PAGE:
You don't need to be a foodie to appreciate perfectly cooked meals, and with a sous vide cooker like last year's Anova Immersion Circulator, you don't need to be one to cook those kinds of meals, either. Now, with the new Bluetooth-enabled Anova Precision Cooker, you'll even be able to do so right from your smart phone.
If that doesn't get you excited, perhaps this will: the Anova Precision Cooker costs just $169 (or less if you manage to catch the early-bird discounts offered by the machine's hugely successful Kickstarter campaign). That retail price is $30 less than last year's non-connected debut model, and significantly less than other smart sous vide cookers, like FNV Labs' Mellow, which is planning to retail for $500 (though to be fair, the Mellow is an all-in-one unit that will keep ingredients cool as well as heat them -- a pretty killer feature, in our opinion).
If you aren't familiar with the technique, sous vide cooking is a method long-used by world-class restaurants and recently popularized by the last decade or so's boom of cooking shows. To cook food sous-vide-style, you'll seal it within a bag, then toss it in water that's heated to a very precise temperature. The sealed bag locks in the flavor -- but it's that temp-controlled water that's truly key for perfect, evenly cooked food.
That's where Anova comes in. Their Precision Cooker clamps onto the side of your pot, with 800-watt heated coils that warm the water, a propeller unit that circulates the water around your food, and a laboratory-grade thermometer that keeps track of the temperature.
Of course, what sets Anova's new cooker apart is the fact that it syncs up with your phone over Bluetooth. All you'll need to do is select the type of food you're cooking, then press start. That's it. The app stores time and temperature settings for each dish, and relays that info right to the cooker. You can tweak settings as needed, but otherwise, you're looking at master-chef-level precision at the touch of a button.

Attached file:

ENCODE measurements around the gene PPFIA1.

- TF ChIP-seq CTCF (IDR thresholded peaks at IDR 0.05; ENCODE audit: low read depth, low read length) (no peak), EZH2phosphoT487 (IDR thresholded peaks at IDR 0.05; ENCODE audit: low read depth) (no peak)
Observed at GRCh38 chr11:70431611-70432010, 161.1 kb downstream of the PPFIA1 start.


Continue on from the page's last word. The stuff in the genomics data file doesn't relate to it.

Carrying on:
Tech-minded culinarians might also appreciate that Anova plans to release a software development kit (SDK) for the device, so there's the potential for a multitude of third-party apps and applications for this cooker, as well.
Anova claims that you can cook just about anything using its cooker, from meats and poultry to eggs and vegetables. It also says that unlike last year's model, which only works with tall pots, the new cooker will work with almost any pot in your kitchen. If you don't want to use your phone to control the cooker, there's a physical wheel on the device that'll let you select specific time and temperature settings.
Additionally, despite the fact that most professionals will vacuum-seal their ingredients prior to sous vide cooking ("sous vide" is French for "under vacuum"), Anova says that you can use standard ziplock bags and still achieve mouth-watering results.
The Anova Precision Cooker is made from polycarbonate and stainless steel to prevent rust and corrosion. On top of that, the bottom casing of the unit can be removed and tossed into the dishwasher for easy cleanup. There's no word on a warranty, although Anova claims that the cooker is built to last for years. The original Anova cooker comes with a one-year limited warranty on parts and labor.
Home cooks looking to test out the sous vide waters have until June 17 to back Anova's Kickstarter campaign, with cookers expected to ship out to Kickstarter backers in October of this year. That puts Anova well ahead of the FNV Labs' Mellow, which isn't expected to ship out until 2015.